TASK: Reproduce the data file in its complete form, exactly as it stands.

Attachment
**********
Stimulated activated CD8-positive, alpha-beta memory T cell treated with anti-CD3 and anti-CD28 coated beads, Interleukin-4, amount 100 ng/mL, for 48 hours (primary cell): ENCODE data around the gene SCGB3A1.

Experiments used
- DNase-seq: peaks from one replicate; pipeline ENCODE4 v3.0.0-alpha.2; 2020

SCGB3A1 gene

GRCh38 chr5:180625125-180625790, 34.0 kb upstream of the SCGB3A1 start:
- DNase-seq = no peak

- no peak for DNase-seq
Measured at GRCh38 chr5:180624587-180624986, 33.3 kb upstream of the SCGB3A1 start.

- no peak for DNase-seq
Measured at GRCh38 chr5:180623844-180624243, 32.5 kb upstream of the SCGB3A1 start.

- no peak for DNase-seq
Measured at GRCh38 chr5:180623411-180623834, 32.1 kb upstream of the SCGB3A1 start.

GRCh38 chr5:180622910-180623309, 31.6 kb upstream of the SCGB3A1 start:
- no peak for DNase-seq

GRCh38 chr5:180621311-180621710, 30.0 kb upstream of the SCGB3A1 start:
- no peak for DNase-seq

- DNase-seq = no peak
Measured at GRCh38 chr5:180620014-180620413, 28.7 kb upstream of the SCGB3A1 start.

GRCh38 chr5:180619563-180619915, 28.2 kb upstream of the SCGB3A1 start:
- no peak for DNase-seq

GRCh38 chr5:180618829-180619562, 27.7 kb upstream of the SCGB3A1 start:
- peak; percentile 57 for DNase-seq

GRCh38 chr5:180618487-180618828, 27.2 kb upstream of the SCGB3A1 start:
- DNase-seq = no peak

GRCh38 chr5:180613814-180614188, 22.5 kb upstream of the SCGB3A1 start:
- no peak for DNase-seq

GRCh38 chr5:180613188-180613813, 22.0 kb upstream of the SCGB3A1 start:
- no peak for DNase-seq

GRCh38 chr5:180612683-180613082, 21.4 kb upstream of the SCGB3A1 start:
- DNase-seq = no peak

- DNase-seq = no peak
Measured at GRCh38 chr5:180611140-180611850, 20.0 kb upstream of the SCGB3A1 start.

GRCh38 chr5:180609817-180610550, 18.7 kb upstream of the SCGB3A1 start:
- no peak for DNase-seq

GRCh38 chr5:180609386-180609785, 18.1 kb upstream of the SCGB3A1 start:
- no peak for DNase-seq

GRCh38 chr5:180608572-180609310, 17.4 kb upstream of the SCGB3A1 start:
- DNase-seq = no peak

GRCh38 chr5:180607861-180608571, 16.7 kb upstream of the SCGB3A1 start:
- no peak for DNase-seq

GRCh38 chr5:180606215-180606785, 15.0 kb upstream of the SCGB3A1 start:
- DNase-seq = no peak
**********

Stimulated activated CD8-positive, alpha-beta memory T cell treated with anti-CD3 and anti-CD28 coated beads, Interleukin-4, amount 100 ng/mL, for 48 hours (primary cell): ENCODE data around the gene SCGB3A1.

Experiments used
- DNase-seq: peaks from one replicate; pipeline ENCODE4 v3.0.0-alpha.2; 2020

SCGB3A1 gene

GRCh38 chr5:180625125-180625790, 34.0 kb upstream of the SCGB3A1 start:
- DNase-seq = no peak

- no peak for DNase-seq
Measured at GRCh38 chr5:180624587-180624986, 33.3 kb upstream of the SCGB3A1 start.

- no peak for DNase-seq
Measured at GRCh38 chr5:180623844-180624243, 32.5 kb upstream of the SCGB3A1 start.

- no peak for DNase-seq
Measured at GRCh38 chr5:180623411-180623834, 32.1 kb upstream of the SCGB3A1 start.

GRCh38 chr5:180622910-180623309, 31.6 kb upstream of the SCGB3A1 start:
- no peak for DNase-seq

GRCh38 chr5:180621311-180621710, 30.0 kb upstream of the SCGB3A1 start:
- no peak for DNase-seq

- DNase-seq = no peak
Measured at GRCh38 chr5:180620014-180620413, 28.7 kb upstream of the SCGB3A1 start.

GRCh38 chr5:180619563-180619915, 28.2 kb upstream of the SCGB3A1 start:
- no peak for DNase-seq

GRCh38 chr5:180618829-180619562, 27.7 kb upstream of the SCGB3A1 start:
- peak; percentile 57 for DNase-seq

GRCh38 chr5:180618487-180618828, 27.2 kb upstream of the SCGB3A1 start:
- DNase-seq = no peak

GRCh38 chr5:180613814-180614188, 22.5 kb upstream of the SCGB3A1 start:
- no peak for DNase-seq

GRCh38 chr5:180613188-180613813, 22.0 kb upstream of the SCGB3A1 start:
- no peak for DNase-seq

GRCh38 chr5:180612683-180613082, 21.4 kb upstream of the SCGB3A1 start:
- DNase-seq = no peak

- DNase-seq = no peak
Measured at GRCh38 chr5:180611140-180611850, 20.0 kb upstream of the SCGB3A1 start.

GRCh38 chr5:180609817-180610550, 18.7 kb upstream of the SCGB3A1 start:
- no peak for DNase-seq

GRCh38 chr5:180609386-180609785, 18.1 kb upstream of the SCGB3A1 start:
- no peak for DNase-seq

GRCh38 chr5:180608572-180609310, 17.4 kb upstream of the SCGB3A1 start:
- DNase-seq = no peak

GRCh38 chr5:180607861-180608571, 16.7 kb upstream of the SCGB3A1 start:
- no peak for DNase-seq

GRCh38 chr5:180606215-180606785, 15.0 kb upstream of the SCGB3A1 start:
- DNase-seq = no peak